There’s reason for optimism but there’s also reason to be worried. Carrier-made apps are notorious for being terrible, filled with ads and upsells. The CCMI says that “more details will be announced a later date.” We’ll be watching to see what the app situation will be, when exactly in 2020 it will launch, and whether Google (or even Apple) will have anything to say about it.

Update October 24th, 9:04PM ET: Clarified that CCMI will follow the Universal Profile standard, and that the four carriers have more recently worked on a joint venture called ZenKey for mobile authentication.

Update October 24th, 9:50PM ET: Added statement from Google.


Wow. Just wow. Google makes RCS easy and quick and built into Android already. Then the carriers are all like "nope, we hate you!" and build up their own thing with the same standard.

Google never had the guts to stand up to the carriers.

Also, I think this has more to do with the US Government manipulating all the carriers to give them exactly what they want/need.

Now the major carriers have circumvented Google and all the other OEMs to establish a standard messaging platform.

Which to be honest, I don’t even think the average person will care because text messaging in general will have gotten so much better.

Everyone is on here saying… Google just needs to "roll out RCS" and it’s that simple.

How come Google has never done it successfully after all these years?

Now, magically, Google is going to circumvent their carrier partners (who also help them sell their Pixel line of devices)?

Highly doubt it… if it was that simple, they would have already done it.

Mind you, I would prefer Google and their OEM partners worked together to get RCS working. Instead of these idiotic carriers, who rarely get anything right.

RCS cannot be done without carriers. Google can roll out a messaging service using data connection like WhatsApp, etc. but that will require the receiver to have the same app installed. Its the reason iPhones cannot send iMessage to Android devices.

RCS on the other hand is more like SMS, once carriers publish that standard, all phones manufactured from then on will be able to deal with RCS. Kind of like MMS.

Google actually rolled out RCS where carriers don’t support it earlier in the year:

Please read: "that will require the receiver to have the same app installed."

Doesn’t have to be the same app, it just has to support Universal Profile. Google was apparently deploying this without carriers but only in the UK and France. This news says the carrier app should be compatible with Universal Profile. I believe also Samsung was supposed to be using Universal Profile in their Messages app when the phones support it.

I would like to understand the mechanics of it. Without carrier support how will the device on the other end get a new message alert?
Push notifications work with carrier support, or the app would have to constantly poll for new messages.
Especially how would it work across Operating Systems. i.e. Android to whatever.

Because it can’t rely on a central database, Android Messages sends a query directly to the other phone. Drew Rowny, product lead for Messages, tells me when you open a texting window in Android Messages, it pings everybody on that chat with an invisible message (sort of like a push notification) asking if they support RCS Chat, and Android Messages silently responds "Yes" if it does. Those messages are a "capability exchange," and Rowny calls it a "point-driven" model, as opposed to Apple’s server-based system for iMessage.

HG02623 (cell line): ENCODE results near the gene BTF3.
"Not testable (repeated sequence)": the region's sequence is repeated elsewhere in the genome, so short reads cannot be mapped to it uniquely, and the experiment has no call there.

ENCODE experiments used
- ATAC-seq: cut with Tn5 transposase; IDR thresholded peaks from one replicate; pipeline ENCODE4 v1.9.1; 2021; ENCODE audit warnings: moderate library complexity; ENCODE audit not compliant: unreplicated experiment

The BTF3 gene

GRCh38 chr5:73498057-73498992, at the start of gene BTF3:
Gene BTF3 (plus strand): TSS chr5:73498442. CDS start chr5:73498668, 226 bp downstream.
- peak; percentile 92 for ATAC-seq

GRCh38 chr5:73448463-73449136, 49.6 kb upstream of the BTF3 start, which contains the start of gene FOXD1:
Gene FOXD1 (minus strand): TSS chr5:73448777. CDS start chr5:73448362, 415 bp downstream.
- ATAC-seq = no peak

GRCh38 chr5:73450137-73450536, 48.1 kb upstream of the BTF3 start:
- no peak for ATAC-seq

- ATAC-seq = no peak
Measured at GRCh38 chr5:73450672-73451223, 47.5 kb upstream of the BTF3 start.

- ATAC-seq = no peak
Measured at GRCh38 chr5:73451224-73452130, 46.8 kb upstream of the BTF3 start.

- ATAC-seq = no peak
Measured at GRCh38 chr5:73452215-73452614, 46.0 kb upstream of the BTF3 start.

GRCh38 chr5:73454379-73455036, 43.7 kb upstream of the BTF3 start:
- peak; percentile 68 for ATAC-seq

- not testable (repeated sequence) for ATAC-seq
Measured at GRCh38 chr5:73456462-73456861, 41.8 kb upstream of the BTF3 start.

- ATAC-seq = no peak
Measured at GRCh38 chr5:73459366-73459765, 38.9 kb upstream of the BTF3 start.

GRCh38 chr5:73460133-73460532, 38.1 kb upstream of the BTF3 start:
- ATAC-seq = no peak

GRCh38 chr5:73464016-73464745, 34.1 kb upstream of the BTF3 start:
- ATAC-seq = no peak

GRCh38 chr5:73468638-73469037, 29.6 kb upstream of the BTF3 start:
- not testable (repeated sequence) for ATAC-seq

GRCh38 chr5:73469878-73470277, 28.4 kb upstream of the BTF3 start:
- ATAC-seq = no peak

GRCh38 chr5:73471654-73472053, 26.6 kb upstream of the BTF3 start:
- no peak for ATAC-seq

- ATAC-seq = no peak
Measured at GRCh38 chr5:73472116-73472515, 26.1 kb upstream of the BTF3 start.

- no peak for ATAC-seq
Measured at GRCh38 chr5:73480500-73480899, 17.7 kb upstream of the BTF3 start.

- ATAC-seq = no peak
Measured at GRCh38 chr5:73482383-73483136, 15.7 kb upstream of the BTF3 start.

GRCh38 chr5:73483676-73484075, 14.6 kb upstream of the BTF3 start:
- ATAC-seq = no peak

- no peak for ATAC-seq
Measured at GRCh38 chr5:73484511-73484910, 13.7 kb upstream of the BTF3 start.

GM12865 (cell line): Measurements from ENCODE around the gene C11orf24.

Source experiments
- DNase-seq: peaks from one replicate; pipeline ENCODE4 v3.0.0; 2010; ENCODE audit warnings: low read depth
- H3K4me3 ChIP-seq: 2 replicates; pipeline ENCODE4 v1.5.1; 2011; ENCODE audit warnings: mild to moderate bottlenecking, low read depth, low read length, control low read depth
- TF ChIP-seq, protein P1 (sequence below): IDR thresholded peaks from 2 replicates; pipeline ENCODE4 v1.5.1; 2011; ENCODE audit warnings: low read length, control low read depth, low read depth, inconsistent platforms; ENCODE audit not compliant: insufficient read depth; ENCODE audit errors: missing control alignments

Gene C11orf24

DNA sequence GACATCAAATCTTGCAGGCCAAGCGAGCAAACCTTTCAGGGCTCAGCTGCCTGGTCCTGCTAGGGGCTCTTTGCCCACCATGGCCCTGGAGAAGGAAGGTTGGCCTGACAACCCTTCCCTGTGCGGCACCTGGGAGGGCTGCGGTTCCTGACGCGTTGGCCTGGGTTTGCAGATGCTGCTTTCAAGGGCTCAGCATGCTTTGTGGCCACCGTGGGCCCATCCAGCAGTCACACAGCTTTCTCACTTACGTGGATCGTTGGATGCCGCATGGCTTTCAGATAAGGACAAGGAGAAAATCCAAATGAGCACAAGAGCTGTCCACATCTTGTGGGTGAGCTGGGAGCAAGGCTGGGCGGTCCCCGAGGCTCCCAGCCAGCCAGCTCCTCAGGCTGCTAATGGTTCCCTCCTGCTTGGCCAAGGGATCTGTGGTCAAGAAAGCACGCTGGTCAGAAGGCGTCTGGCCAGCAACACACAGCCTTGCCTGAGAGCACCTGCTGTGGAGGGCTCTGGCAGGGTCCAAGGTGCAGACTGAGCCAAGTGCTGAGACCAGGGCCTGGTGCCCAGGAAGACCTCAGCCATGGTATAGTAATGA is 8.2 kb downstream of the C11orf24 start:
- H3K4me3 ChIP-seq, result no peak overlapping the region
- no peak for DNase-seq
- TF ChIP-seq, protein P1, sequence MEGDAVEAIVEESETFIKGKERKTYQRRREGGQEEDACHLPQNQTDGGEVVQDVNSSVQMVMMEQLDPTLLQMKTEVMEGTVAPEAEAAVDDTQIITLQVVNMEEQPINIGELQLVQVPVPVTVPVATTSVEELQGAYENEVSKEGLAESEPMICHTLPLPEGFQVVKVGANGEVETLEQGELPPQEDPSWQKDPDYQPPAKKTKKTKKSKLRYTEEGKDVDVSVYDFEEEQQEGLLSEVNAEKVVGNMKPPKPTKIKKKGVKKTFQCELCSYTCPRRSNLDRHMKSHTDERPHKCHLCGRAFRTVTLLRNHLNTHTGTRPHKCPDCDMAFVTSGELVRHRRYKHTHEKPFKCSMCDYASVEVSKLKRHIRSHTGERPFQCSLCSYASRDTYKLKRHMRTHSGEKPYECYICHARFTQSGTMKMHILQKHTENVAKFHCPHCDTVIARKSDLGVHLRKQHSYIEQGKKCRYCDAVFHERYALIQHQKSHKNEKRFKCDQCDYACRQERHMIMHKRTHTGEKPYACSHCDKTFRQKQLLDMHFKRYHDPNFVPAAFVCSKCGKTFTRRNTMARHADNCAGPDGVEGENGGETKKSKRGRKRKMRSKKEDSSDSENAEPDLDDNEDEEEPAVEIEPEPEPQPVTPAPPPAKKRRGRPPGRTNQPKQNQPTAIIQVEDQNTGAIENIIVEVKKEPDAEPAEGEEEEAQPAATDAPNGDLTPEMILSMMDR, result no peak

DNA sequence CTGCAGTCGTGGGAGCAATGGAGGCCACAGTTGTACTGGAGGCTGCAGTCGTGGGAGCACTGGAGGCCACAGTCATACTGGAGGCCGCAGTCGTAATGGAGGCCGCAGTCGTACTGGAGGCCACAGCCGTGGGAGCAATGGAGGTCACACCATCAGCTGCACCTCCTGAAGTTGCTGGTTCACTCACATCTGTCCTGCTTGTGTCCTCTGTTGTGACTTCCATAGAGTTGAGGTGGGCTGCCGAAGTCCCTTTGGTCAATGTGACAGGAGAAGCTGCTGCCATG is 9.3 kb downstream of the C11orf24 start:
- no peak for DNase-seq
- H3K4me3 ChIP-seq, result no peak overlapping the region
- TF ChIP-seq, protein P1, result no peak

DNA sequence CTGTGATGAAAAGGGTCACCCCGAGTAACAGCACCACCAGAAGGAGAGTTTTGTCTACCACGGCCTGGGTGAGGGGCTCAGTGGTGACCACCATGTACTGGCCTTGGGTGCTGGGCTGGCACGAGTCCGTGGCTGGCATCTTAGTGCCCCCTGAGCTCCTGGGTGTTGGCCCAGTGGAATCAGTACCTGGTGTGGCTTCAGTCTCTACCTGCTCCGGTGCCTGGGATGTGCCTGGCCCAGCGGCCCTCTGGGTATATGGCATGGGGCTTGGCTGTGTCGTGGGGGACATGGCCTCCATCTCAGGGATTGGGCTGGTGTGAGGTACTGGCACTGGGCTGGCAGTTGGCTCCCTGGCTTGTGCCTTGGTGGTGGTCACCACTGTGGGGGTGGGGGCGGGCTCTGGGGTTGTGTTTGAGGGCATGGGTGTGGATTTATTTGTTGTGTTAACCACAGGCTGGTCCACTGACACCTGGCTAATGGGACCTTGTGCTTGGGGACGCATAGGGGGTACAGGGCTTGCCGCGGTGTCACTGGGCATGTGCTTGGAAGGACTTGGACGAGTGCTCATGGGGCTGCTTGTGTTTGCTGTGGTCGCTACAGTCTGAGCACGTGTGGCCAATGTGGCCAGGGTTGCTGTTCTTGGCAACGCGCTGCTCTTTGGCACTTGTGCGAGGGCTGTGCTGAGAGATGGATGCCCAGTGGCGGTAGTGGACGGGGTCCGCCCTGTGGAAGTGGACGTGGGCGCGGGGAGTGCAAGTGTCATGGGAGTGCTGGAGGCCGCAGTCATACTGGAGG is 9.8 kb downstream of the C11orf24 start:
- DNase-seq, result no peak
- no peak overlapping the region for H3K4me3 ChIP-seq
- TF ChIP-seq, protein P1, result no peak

I don’t know if this limits anything but they’re calling it Universal Profile so I take it as is, they have RCS without the carrier officially supporting it. But they haven’t brought it to other countries from what I’ve heard.

Interesting. Would love to see more such open standards collaboration from companies.

You can already trick the Message app (which is mostly preinstalled on any Android device) have RCS.

The carriers own the networks. They want texting, or the protocol that replaces it, to work with smartphones, feature phones, and even the holdouts who still use flip phones. They don’t want to be dependent on Google to ensure messaging works across their entire network.

Here is the thing though. If both ends of a conversation don’t support RCS it falls back to SMS/MMS anyways so that really really isn’t an excuse and the carriers could simply all support universal profile and let any app that wants to use RCS plug into it. It doesn’t require google doing what they are doing, but quite a few carriers want to drag their feet on this shit.

Apple is going to wait till the day before carriers launch this and then put iMessage on Android taking over the messaging market (at least in the US)

Unlikely — iMessage is deeply rooted in iOS — but that would be funny.

"deeply rooted in iOS"???

That’s BS.

some people drink all of the kool-aid

It really is though. It integrates very deeply with the rest of their platform, and has ties to their app infrastructure, media storage, etc. iMessage on another platform outside of OSX/iOS isn’t iMessage.

It’s like taking the engine out of a Ferrari, and claiming it’s the same car.

It’s not. iMessage was built as an extension of Apple Push Notification Services, a proprietary protocol built from the ground-up to allow for truly instant IP messaging without destroying battery life.

Thank you. There’s so much jealousy sometimes that people don’t want to acknowledge the facts.

Yeah, kind of like I.E. was "deeply rooted" into Windows? When will people learn.